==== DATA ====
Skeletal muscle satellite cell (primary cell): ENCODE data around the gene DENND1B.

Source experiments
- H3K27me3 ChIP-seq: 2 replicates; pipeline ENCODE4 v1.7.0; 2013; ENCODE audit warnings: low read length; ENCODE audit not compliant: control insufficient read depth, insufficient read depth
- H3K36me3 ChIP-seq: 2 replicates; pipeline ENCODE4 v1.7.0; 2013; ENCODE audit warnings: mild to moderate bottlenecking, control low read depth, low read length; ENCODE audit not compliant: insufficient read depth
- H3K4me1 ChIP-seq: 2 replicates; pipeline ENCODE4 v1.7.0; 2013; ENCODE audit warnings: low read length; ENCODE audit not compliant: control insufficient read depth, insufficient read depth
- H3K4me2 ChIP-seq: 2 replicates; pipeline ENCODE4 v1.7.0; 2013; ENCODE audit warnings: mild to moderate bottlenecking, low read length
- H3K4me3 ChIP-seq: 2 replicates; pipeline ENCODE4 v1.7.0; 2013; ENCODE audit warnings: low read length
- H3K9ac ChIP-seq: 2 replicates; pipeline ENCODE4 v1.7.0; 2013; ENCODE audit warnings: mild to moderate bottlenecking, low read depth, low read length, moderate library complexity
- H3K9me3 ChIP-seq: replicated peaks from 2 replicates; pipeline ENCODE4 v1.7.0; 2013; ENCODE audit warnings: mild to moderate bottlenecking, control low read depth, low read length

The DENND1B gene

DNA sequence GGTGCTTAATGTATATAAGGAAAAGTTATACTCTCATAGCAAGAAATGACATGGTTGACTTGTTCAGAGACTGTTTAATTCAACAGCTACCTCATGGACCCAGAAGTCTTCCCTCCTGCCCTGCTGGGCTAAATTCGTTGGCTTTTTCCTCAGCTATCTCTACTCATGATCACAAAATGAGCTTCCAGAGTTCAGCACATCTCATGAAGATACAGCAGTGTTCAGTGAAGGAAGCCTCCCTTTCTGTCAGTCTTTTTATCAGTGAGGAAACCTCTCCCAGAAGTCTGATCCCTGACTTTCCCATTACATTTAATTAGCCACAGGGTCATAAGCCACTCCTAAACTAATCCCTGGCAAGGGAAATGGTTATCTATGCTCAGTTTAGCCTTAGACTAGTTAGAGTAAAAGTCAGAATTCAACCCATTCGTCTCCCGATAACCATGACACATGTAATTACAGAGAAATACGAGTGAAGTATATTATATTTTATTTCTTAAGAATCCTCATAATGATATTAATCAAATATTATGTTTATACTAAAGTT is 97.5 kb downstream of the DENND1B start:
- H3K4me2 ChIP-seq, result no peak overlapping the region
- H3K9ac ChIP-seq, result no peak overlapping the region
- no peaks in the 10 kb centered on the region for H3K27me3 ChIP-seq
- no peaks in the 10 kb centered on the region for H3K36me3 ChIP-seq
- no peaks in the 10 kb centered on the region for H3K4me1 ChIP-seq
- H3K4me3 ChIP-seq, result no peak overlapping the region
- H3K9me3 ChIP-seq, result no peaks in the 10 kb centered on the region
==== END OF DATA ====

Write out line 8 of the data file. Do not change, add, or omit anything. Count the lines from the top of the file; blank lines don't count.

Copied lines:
- H3K9ac ChIP-seq: 2 replicates; pipeline ENCODE4 v1.7.0; 2013; ENCODE audit warnings: mild to moderate bottlenecking, low read depth, low read length, moderate library complexity